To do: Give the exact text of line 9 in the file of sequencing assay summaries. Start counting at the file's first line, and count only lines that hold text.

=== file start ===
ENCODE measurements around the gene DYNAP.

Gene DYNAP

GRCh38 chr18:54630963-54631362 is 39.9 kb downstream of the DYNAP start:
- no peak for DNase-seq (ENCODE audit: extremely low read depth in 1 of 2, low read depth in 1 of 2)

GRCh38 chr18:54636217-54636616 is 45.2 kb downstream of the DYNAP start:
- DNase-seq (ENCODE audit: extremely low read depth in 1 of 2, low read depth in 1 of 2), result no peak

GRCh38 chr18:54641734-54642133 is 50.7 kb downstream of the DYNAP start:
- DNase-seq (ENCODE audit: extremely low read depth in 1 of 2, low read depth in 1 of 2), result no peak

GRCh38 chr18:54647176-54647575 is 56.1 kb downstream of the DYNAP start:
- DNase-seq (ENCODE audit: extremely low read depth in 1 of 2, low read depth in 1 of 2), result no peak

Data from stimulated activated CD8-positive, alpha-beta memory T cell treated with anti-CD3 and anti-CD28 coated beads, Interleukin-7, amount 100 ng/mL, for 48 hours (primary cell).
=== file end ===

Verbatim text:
GRCh38 chr18:54647176-54647575 is 56.1 kb downstream of the DYNAP start: